Return of redwings a sure sign of spring
By Bert Raynes, Jackson Hole, Wyo.
March 13, 2013
Red-winged blackbirds normally don’t winter over in Jackson Hole or adjacent areas of the Rockies. In Wyoming some redwings do, east of the Divide, but most go south to winter. As one result, local bird-watchers and nature admirers and almost everybody else watches for and listens for the first returning redwing every early spring or late winter.
A sign, in early March. A small event; a male red-winged blackbird in breeding plumage and condition, returning to a special place in his memory and announcing his presence. Likely no female around yet, but no matter. Singing: Here I am. If you other two-legged creatures delight in hearing my odd song, be my guest. Enjoy.
Many folks will.
Soon enough, alas, some of the same people now delighted will be tired of the redwing’s song, even find it annoying. But for now, mid-March, a reassuring sound.
Red-winged blackbirds are in a group of birds with conical, sharply pointed bills that includes meadowlarks, blackbirds and orioles. Sexes are usually unlike in plumage. Redwing males are black, with red epaulets — shoulder patches. Often only the yellowish margin is visible. Females are brownish. Redwings are about 7 to 9 inches in length, about the size of a robin. Breeds in marshes and swamps primarily. Gregarious.
In certain winters, red-winged blackbirds give “gregarious” a workout. Some winter roosts in the southeastern states contain a million birds and more. People don’t consider their songs and notes pleasantly musical. (Starlings are perhaps worse.) Jackson Hole locals need not fear massive blackbird or starling winter roosts ... so far.
Red-winged blackbird songs are a liquid gurgling o-ka-lee and give a check note and other vocals. They eat insects, seeds, fruits, small aquatic life forms.
If you should want to observe redwings in season, try the wetlands around the visitor center on North Cache in Jackson. Use any of the three elevated viewing platforms to listen and watch.
Barn owls are another matter. Jackson Hole is not barn owl territory; what few records there are tell of single birds or a single pair. Rather too bad. There would seem to be enough prey.
Like all owls, barn owls are fascinating, superficially mysterious creatures. People have been fascinated by owls for, well, likely forever. People now are studying owls as sentient creatures. Part of the maturing processes for animal behaviorists. Late but no longer a no-no.
Barn owls communicate with each other. Of course. They use a “complex, rule-based series of calls, trills, barks and hoots” (Natalie Angier, New York Times). We may be able to decipher the language one day. Hope we use such knowledge wisely.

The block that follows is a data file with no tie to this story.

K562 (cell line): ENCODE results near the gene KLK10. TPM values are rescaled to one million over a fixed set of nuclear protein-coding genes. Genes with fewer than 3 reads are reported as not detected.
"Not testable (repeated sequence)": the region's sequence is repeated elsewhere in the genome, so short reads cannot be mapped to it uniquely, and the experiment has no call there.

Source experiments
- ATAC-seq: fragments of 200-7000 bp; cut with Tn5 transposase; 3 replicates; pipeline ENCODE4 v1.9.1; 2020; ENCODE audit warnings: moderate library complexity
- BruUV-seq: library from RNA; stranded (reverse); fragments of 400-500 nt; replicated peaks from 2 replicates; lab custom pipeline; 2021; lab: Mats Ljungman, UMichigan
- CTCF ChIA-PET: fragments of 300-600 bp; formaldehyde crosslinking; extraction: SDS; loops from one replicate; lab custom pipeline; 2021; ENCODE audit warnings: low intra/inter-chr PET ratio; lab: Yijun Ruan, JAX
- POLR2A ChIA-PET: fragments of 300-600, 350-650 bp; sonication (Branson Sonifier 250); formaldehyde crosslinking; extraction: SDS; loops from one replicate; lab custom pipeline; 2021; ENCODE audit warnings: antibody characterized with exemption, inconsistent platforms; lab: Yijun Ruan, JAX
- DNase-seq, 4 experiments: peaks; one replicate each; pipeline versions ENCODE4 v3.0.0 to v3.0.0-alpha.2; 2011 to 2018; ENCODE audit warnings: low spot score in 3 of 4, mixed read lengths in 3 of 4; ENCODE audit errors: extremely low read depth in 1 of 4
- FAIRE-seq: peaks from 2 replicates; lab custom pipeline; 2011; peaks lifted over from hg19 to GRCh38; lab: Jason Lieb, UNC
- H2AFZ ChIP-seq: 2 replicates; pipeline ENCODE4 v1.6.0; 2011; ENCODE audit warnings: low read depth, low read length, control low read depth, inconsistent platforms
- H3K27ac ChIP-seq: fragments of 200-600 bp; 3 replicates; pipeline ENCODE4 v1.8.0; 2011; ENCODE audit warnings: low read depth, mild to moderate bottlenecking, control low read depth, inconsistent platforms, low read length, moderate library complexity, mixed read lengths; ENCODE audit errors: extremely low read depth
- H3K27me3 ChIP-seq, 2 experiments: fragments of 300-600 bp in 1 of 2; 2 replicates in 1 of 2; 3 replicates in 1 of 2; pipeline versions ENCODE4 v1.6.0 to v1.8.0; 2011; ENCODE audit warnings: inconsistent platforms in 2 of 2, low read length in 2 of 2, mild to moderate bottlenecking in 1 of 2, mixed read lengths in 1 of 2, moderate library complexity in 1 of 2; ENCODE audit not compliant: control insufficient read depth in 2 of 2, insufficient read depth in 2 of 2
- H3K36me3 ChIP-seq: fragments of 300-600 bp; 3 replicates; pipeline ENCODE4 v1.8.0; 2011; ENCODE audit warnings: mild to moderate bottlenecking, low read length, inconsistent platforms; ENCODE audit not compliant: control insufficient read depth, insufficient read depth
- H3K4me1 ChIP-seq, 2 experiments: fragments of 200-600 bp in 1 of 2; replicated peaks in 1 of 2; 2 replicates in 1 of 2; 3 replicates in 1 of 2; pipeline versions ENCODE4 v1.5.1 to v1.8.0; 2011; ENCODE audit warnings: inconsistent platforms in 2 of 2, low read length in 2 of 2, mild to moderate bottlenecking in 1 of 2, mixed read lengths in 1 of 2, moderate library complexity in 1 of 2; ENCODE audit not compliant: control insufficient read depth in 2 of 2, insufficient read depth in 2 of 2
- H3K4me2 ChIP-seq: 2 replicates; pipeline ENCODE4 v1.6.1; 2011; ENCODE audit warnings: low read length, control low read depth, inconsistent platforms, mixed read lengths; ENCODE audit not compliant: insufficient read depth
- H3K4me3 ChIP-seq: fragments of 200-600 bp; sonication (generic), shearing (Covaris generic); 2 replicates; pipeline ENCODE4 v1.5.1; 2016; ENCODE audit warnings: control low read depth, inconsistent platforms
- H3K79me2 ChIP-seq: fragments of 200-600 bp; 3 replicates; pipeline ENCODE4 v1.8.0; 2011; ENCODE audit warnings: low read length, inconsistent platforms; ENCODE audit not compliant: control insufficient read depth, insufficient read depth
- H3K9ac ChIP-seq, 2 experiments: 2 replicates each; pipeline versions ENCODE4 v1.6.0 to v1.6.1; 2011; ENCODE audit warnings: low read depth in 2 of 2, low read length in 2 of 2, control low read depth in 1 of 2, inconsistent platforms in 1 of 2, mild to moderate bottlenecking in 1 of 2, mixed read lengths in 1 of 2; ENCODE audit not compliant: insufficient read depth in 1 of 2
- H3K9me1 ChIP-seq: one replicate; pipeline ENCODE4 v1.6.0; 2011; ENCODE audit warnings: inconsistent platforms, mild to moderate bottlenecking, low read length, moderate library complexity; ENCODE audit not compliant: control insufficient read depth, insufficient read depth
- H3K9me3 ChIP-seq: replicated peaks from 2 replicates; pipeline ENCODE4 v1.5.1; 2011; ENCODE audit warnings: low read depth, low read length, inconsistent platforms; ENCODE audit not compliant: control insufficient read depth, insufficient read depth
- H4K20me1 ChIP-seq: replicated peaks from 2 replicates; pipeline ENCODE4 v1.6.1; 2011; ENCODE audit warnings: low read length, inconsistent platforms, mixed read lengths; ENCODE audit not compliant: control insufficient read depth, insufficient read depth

One new reported discovery about barn owls simply floors me. Perhaps you’ve seen pictures of a clutch of barn owl young, exhibiting the sequence of sizes depicting their hatching in succession, not mutually incubated. Big, a little smaller, smaller, a really small character.
Previous knowledge has instructed that the smaller, weaker chick wouldn’t get fed until all its siblings were. If parent birds didn’t find enough food for everybody, weaker chicks starved. Maybe killed by older young. Raptors, you know.
Now come new breeds of biologists who have found evidence that young barn owls “can be impressively generous toward each other, regularly donating portions of their food to smaller, hungrier siblings.” This is a real show-stopper.
In humans such an act is called altruism. Altruism is rarely shown in nonhumans. In birds of prey?! How provocative. How mind-opening.
As to whatever altruism is shown often enough by humans, that’s for another time in a natural history column.
Field notes: March came in. It’s here. It’ll go out. No sign of a lion so far.
First report of a red-winged blackbird was on March 5. Harvey Collister on the west bank. On March 6, Susan Patla heard her first at the visitor center on North Cache in Jackson.
On Saturday, Tammy Christel, Ruth Ann Petroff and Mark Barron were pleased to be among a troop of more than 20 red crossbills on Upper Cache Creek Drive in Jackson.
Diane Kitchen welcomed a northern flicker to her suet feeder, March 6 on the west bank. Mary Lohuis much enjoyed two common snipes foraging in Fish Creek on Sunday.
Nancy Collister noticed a chipmunk on March 6. A sign of spring. Animals are stirring. So should we all.
© Bert Raynes 2013
Bert Raynes writes weekly on whatever suits his fancy with a dash of news on nature and its many ways.